With a nod to Albert Rothenberg’s sep-con articulation process, it was suggested that by colliding the old and the new through a creative force, the imaginative and creative could come into its own, which is possibly why …
'... Artists steal'
‘There is no such thing as an original idea: only ideas with origins.’ 
Marcel Duchamp rather proved this point with his Fountain, which was voted the most influential artwork of the 20th century by 500 selected British art world professionals in 2004. Why? Because this first example of conceptual art raised the suggestion that an idea is more important than an artistic process. What could we do to teach children to be conceptual in their thinking? Teach children to be skeptical (healthily so: inquisitive, Socratic) not cynical. 
In a whistle-stop tour of some interesting pieces and philosophies including Cézanne (‘We must not paint what we think we see, but what we see…’); performance artist Marina Abramović whose The Artist is Present engaged over one and a half thousand sitters at MoMA; Bridget Riley who took thirty years to find her ‘voice’ in a moment of crisis; Will Gompertz reminded us that ‘artists break rules’, ‘artists don’t fail’ (hence, Eddison’s comment, ‘I have not failed. I’ve just found 10,000 ways that won’t work.’) and ‘artists are enterprising’ (Shakespeare added somewhere between 1700 and 3000 words to the language, to communicate his drama). I’d probably encourage our children to consider two of these, though I might replace ‘break rules’ with ‘take risks’ …
Most inspirational of all was hearing about Theaster Gates and how creativity could do so much as a force for social change. If you don’t know the story, his TED talk - here - is well worth watching.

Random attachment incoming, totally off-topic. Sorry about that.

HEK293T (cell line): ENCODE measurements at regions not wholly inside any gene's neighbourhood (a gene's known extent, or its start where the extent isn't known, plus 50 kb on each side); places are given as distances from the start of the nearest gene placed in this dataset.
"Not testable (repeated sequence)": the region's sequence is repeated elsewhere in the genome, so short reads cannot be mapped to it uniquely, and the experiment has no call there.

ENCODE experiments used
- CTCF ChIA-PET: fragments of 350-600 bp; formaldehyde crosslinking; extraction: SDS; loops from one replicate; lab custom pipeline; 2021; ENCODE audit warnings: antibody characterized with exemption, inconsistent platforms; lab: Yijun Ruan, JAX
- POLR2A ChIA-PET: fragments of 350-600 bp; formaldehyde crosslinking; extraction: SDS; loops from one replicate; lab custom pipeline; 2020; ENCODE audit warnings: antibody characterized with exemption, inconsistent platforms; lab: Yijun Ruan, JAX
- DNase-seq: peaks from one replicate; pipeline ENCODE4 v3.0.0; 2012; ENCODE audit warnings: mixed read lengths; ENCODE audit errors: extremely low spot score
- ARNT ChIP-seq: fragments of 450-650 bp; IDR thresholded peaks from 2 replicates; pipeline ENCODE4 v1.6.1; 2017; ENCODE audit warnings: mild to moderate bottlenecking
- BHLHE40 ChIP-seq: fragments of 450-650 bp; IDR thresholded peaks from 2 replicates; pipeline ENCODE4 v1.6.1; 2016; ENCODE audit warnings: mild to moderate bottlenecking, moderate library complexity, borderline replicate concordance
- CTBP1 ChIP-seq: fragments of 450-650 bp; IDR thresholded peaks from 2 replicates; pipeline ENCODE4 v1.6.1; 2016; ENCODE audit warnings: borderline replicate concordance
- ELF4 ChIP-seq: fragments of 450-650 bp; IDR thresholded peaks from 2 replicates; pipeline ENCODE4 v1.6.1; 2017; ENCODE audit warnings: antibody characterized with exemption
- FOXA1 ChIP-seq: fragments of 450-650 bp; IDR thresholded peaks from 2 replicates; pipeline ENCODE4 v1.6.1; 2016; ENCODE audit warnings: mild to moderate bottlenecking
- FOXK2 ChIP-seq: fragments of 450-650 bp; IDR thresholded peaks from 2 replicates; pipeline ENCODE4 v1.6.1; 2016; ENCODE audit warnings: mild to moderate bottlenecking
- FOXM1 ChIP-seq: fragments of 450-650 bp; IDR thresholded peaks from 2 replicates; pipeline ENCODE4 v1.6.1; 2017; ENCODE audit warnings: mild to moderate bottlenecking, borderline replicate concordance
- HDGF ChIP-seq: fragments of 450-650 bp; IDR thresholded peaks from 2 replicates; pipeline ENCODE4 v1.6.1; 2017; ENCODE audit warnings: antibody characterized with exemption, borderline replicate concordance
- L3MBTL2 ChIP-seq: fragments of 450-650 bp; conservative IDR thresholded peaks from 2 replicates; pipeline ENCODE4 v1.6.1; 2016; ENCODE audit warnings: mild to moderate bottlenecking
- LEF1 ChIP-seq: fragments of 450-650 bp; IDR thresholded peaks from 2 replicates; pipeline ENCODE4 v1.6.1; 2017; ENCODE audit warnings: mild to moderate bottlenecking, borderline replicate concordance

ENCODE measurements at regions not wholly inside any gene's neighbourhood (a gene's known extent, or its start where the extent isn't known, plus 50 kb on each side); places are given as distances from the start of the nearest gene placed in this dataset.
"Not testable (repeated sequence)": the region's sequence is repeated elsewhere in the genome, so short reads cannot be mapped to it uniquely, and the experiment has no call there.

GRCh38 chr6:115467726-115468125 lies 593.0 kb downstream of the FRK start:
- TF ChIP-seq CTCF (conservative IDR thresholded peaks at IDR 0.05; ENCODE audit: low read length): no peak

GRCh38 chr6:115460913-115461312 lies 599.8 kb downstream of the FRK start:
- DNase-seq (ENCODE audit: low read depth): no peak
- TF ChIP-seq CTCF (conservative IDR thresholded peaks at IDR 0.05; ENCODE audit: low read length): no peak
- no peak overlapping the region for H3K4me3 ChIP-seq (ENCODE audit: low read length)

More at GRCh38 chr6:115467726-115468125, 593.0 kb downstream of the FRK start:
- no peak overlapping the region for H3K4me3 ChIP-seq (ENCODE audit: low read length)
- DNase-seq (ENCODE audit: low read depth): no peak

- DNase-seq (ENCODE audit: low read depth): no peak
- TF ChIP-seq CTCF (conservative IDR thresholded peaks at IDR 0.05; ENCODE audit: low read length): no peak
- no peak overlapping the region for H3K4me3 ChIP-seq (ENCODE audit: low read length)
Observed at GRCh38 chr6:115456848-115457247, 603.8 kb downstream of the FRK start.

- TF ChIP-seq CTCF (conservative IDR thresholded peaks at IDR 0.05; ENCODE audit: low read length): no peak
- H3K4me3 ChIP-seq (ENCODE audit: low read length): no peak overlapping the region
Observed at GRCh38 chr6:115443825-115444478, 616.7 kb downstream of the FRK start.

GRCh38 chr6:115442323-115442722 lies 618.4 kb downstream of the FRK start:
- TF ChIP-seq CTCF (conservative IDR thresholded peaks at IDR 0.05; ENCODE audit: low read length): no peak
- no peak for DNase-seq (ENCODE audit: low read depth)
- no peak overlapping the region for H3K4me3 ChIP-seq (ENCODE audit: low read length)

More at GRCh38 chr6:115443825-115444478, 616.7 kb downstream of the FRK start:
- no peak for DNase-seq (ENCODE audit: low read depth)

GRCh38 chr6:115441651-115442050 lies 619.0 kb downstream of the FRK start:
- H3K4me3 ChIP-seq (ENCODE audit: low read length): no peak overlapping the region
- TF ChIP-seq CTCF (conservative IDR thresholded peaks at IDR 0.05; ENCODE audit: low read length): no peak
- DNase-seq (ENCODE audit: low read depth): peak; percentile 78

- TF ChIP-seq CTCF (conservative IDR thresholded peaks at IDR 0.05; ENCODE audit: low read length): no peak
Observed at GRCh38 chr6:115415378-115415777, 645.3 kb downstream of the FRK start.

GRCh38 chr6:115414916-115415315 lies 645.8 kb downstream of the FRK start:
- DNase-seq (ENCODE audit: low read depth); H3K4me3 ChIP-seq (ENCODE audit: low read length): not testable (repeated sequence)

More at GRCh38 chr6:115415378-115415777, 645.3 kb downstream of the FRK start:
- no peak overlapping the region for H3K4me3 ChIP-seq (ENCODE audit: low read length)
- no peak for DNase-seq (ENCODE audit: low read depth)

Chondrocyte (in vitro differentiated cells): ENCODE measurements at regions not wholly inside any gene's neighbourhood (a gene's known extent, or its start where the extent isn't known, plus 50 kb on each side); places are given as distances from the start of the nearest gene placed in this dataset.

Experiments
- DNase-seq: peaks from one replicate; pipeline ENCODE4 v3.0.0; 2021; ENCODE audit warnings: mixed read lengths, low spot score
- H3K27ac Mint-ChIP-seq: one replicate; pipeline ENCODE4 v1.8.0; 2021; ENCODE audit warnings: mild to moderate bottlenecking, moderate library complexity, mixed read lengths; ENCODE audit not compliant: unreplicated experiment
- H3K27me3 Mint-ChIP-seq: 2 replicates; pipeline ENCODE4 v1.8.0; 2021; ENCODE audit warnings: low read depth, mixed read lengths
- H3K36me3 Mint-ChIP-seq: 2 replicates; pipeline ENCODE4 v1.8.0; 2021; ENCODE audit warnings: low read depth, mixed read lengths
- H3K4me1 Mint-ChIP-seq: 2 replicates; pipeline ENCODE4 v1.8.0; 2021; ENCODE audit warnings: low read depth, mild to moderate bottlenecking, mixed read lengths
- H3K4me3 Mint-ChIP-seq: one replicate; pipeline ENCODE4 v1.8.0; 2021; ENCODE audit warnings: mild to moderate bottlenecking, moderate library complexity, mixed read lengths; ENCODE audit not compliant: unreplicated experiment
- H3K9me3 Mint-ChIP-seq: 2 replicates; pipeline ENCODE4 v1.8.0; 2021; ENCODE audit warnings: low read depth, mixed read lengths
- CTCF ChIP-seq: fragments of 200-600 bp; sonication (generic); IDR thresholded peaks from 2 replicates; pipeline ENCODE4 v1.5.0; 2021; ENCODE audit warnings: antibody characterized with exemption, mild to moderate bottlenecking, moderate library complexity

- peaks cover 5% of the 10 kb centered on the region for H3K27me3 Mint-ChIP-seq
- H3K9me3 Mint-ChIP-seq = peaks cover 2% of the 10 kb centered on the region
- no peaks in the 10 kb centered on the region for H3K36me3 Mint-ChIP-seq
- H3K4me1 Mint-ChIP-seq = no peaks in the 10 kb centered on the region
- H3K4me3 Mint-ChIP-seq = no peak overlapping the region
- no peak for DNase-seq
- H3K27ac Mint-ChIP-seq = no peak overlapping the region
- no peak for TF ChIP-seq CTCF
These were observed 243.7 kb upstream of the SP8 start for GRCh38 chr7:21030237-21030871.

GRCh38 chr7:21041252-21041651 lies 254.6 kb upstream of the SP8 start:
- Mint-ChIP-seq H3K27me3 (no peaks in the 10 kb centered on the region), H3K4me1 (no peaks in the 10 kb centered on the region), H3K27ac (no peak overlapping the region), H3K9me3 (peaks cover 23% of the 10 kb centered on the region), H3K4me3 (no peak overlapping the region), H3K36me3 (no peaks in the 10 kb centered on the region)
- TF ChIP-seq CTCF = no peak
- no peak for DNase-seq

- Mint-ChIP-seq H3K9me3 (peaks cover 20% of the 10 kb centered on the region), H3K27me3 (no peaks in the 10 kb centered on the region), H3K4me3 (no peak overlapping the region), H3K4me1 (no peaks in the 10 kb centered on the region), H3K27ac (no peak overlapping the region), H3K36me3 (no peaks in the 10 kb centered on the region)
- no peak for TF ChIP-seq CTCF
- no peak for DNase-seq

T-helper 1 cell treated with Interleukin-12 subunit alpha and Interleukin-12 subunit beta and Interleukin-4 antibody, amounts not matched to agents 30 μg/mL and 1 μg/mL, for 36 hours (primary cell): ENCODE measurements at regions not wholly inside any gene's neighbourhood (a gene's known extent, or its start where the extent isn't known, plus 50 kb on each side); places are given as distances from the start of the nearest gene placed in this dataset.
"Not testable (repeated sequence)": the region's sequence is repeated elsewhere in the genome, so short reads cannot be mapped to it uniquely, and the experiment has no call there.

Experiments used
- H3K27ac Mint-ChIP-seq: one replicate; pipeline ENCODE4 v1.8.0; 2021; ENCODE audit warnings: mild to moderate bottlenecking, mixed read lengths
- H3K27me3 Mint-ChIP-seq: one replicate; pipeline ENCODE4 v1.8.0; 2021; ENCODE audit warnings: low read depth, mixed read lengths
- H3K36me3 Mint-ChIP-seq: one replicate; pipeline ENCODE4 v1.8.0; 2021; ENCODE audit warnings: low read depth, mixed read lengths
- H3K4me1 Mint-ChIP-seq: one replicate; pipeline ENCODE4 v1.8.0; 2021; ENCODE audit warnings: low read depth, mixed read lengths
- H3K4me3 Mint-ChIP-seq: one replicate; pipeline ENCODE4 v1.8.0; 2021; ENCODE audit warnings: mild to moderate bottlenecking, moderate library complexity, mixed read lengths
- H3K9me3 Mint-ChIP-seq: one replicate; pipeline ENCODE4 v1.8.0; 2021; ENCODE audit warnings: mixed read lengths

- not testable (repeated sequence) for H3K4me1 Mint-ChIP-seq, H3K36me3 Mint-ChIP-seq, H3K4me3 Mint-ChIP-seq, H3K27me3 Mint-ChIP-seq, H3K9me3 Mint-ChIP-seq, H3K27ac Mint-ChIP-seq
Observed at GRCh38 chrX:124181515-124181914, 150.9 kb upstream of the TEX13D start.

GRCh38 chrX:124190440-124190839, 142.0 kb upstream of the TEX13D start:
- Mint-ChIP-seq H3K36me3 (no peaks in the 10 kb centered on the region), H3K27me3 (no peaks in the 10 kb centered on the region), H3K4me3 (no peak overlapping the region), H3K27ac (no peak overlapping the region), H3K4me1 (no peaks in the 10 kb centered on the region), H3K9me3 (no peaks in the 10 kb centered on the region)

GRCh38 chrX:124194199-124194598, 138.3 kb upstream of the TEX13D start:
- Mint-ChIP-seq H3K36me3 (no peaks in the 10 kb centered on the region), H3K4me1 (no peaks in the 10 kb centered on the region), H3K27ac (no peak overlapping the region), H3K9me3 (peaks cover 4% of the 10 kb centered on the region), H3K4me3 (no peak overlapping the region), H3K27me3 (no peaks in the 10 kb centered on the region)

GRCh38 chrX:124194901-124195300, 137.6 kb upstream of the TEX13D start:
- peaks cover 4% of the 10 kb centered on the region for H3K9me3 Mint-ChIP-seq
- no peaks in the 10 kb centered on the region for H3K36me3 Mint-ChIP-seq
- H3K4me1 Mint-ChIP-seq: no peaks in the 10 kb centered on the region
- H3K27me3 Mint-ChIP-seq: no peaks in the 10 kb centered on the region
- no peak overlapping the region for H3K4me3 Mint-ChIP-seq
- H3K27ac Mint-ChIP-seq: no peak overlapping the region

The takeaway quotation of the day for me is, ‘integrity is impregnable’; an interesting one to contemplate on the day of a presidential inauguration.
'All Schools should be Art Schools'
I ought to point out that Gompertz was careful to argue a case for Science as an Art at this - and other - points in his address. Some of you will have heard me berate the ‘Arts vs Science’ agenda before; learning is learning; there is both Art in Science and Science in Art. So this wasn’t a call for us to paint and sculpt more.  However, it was a call for us to inspire children to be creative - not least in their thinking - to teach in a creative way and to encourage collaboration (‘Being an individual is useless; being collaborative is the only way to succeed in life’).
Key message for the children in our Schools? ‘Don’t regurgitate facts like Google; think like artists.’